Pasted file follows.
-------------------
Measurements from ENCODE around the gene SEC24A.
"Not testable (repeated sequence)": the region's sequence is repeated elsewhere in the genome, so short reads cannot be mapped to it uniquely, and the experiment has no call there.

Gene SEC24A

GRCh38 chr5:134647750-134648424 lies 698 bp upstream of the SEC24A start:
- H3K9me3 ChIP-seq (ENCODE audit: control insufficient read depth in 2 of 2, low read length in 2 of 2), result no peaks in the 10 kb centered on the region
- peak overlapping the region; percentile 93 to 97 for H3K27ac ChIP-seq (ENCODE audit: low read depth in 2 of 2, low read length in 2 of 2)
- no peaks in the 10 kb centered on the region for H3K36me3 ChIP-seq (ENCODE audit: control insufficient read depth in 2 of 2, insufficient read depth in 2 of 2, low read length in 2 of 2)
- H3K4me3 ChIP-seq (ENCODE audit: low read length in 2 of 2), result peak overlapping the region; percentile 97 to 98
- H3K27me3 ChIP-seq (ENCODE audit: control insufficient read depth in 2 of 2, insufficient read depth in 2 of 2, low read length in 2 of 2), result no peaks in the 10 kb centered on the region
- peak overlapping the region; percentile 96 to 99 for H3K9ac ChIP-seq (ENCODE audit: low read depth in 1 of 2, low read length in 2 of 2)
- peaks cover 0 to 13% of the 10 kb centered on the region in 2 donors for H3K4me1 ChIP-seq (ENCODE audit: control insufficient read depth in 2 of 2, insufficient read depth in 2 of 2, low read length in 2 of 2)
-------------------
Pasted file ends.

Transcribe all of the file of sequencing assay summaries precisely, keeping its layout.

Measurements from ENCODE around the gene SEC24A.
"Not testable (repeated sequence)": the region's sequence is repeated elsewhere in the genome, so short reads cannot be mapped to it uniquely, and the experiment has no call there.

Gene SEC24A

GRCh38 chr5:134647750-134648424 lies 698 bp upstream of the SEC24A start:
- H3K9me3 ChIP-seq (ENCODE audit: control insufficient read depth in 2 of 2, low read length in 2 of 2), result no peaks in the 10 kb centered on the region
- peak overlapping the region; percentile 93 to 97 for H3K27ac ChIP-seq (ENCODE audit: low read depth in 2 of 2, low read length in 2 of 2)
- no peaks in the 10 kb centered on the region for H3K36me3 ChIP-seq (ENCODE audit: control insufficient read depth in 2 of 2, insufficient read depth in 2 of 2, low read length in 2 of 2)
- H3K4me3 ChIP-seq (ENCODE audit: low read length in 2 of 2), result peak overlapping the region; percentile 97 to 98
- H3K27me3 ChIP-seq (ENCODE audit: control insufficient read depth in 2 of 2, insufficient read depth in 2 of 2, low read length in 2 of 2), result no peaks in the 10 kb centered on the region
- peak overlapping the region; percentile 96 to 99 for H3K9ac ChIP-seq (ENCODE audit: low read depth in 1 of 2, low read length in 2 of 2)
- peaks cover 0 to 13% of the 10 kb centered on the region in 2 donors for H3K4me1 ChIP-seq (ENCODE audit: control insufficient read depth in 2 of 2, insufficient read depth in 2 of 2, low read length in 2 of 2)